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LSU pitcher Zack Hess (38) celebrates the final out of the game during Game 11 of the College World Series between LSU and Oregon State, Friday, June 23, 2017, at TD Ameritrade Park in Omaha, Ne. LSU defeated Oregon State 3-1.

Advocate staff photo by HILARY SCHEINUK

Change is the only constant in college baseball. 

For most of Paul Mainieri's tenure, LSU has done a masterful job navigating that change, restocking the shelves with top-tier talent and consistently competing at a national level as the Major League Baseball draft takes away its best players and, in many cases, its best recruits. 

The Tigers will face another difficult challenge this season: More than half the roster is composed of players who were not on the team a year ago. Here are five things to watch as LSU takes its first step toward the 2018 season when it opens fall practice Sunday. 

1: What will happen with Zack Hess?

If you conducted a poll among LSU baseball fans, this might be the top question on their minds: Will sophomore right-hander Zack Hess start, or will he be in the same high-leverage relief role again? We probably won't have a final answer this fall, because much of it depends on the development of the other pitchers on the staff. Hess is a valuable piece; LSU just needs to figure out where he provides the most value. One thing to keep in mind: Hess came here in part because Mainieri promised him a chance to become a starting pitcher.

2: The most important replacement?

From last season’s team, LSU lost a first-round fireballer (Alex Lange), a slugger who hit 19 home runs (Greg Deichmann), its starting shortstop and emotional sparkplug (Kramer Robertson) and a guy who broke the school’s all-time wins record (Jared Poché). But the most difficult one to replace, in Mainieri’s eye, is catcher Michael Papierski, who did a tremendous job managing the pitching staff. That task now falls on newcomers Hunter Feduccia and Mason Doolittle. Mainieri said you don’t notice the impact of a great catcher until he’s gone, saying Feduccia and Doolittle “have as much pressure on them as any players we have.”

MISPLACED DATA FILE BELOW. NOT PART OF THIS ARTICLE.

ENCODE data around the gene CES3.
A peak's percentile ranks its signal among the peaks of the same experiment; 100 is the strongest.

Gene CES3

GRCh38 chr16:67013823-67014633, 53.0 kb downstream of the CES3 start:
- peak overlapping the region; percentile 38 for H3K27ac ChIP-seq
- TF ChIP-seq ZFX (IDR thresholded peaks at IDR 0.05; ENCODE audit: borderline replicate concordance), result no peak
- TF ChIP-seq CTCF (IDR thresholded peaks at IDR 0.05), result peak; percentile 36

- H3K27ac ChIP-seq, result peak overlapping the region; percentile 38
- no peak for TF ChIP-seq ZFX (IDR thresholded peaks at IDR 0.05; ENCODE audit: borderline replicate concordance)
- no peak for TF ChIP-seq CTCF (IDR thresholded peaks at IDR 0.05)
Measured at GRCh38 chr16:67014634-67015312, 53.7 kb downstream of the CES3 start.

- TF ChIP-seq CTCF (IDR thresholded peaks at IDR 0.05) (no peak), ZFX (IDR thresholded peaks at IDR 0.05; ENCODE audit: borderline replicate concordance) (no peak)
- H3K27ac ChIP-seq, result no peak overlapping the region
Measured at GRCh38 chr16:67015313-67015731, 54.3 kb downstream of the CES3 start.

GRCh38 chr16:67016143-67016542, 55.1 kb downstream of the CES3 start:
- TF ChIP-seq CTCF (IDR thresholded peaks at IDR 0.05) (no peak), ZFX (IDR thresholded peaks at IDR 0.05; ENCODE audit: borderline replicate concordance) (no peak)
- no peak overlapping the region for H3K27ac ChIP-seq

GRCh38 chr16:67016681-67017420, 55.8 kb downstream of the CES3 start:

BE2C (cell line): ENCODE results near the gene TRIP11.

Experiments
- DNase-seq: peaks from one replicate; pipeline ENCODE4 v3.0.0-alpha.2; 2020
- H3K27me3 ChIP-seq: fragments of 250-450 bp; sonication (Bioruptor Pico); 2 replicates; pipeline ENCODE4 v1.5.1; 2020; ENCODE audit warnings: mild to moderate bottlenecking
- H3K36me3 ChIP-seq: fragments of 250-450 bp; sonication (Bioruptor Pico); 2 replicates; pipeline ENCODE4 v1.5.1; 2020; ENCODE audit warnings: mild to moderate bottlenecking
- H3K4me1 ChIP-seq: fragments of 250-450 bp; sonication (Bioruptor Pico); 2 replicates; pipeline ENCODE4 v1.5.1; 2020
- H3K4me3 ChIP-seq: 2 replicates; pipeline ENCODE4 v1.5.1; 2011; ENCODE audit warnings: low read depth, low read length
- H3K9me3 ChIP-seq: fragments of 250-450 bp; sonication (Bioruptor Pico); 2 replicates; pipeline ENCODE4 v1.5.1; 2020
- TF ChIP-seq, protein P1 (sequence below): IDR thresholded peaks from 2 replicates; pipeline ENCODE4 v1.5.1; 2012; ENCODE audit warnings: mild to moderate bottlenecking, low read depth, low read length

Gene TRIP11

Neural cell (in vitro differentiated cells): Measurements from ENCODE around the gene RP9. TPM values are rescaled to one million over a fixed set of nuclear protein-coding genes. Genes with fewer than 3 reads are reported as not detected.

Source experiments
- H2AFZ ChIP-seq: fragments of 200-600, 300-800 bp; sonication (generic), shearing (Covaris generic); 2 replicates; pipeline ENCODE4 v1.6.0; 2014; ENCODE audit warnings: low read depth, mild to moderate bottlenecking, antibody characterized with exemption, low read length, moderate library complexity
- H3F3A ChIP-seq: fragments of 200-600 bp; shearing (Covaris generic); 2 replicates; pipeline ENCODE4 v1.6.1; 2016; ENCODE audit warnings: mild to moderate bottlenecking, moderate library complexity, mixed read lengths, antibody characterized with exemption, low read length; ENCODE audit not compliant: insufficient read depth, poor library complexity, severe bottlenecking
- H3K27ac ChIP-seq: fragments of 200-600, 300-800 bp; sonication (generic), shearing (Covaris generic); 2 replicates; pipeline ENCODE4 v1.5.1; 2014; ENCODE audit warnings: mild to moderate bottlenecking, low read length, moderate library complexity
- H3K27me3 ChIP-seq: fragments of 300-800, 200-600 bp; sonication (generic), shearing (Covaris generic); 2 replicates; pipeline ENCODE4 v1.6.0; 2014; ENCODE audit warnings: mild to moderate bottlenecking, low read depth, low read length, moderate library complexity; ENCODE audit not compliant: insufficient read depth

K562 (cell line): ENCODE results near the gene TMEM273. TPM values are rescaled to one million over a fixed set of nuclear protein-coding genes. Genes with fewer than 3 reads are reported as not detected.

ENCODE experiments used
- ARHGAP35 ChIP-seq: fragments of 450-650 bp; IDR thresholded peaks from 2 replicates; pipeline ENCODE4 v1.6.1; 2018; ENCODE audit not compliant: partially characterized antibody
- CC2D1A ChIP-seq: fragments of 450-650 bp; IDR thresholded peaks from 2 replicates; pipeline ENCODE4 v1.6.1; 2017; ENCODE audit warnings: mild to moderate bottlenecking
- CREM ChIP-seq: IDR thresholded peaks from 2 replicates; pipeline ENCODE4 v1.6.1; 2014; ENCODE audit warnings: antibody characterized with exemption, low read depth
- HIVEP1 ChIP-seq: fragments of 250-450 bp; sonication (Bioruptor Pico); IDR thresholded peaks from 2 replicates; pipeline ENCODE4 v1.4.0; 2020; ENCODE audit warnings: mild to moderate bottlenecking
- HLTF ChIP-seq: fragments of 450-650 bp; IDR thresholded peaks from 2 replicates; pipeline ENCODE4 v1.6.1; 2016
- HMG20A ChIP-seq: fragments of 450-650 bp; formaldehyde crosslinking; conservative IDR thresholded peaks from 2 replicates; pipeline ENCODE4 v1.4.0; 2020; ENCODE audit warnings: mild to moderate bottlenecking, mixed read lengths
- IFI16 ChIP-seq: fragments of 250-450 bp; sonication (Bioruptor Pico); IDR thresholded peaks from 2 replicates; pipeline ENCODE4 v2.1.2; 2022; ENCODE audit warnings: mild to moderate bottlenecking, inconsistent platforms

3: Danny Two-Way?

One of the more interesting things to watch this fall will be how LSU handles freshman Daniel Cabrera, who has a shot to be the Tigers' first two-way player since Chad Jones in 2009. Though Cabrera came to LSU mainly because of his ability at the plate, he impressed pitching coach Alan Dunn in bullpen sessions. Cabrera will also work in left field and at first base, and Mainieri said he doesn’t want to take away from his opportunity to play every day. But after watching him throw from the left side on the mound, “my gut feeling is he could help us there,” Mainieri said.

4: Youth movement

LSU is going into this season with just two upperclassman pitchers who have faced Southeastern Conference hitters (Caleb Gilbert and Austin Bain). The pitching staff will include 11 newcomers (12 if Cabrera is counted in the mix), seven of whom are freshmen. That’s a lot of new clay for Dunn to mold. Two of the top newcomers, right-handers A.J. Labas (back) and Nick Storz (shoulder) have only recently started their throwing programs because of injury. LSU is in a unique situation of having almost no defined roles on its pitching staff coming into this season, meaning opportunity is knocking for the youngsters.

5: A name to watch out for.

Mainieri is excited to get a look at freshman outfielder Nick Webre, a Teurlings Catholic product who enjoyed an outstanding summer in the Prospect League (.348, 4 HRs, 26 RBIs, 17 SB). “He went off and had a really good summer, he’s a very aggressive hitter, he’s got a body full of life, he runs better than people think,” Mainieri said. The left-handed-hitting Webre (pronounced “web”) was named Louisiana’s Mr. Baseball as a junior. He will compete with Cabrera and Beau Jordan in left field and could also could also factor in the mix for playing time at first base.

Follow Luke Johnson on Twitter, @ByLukeJohnson.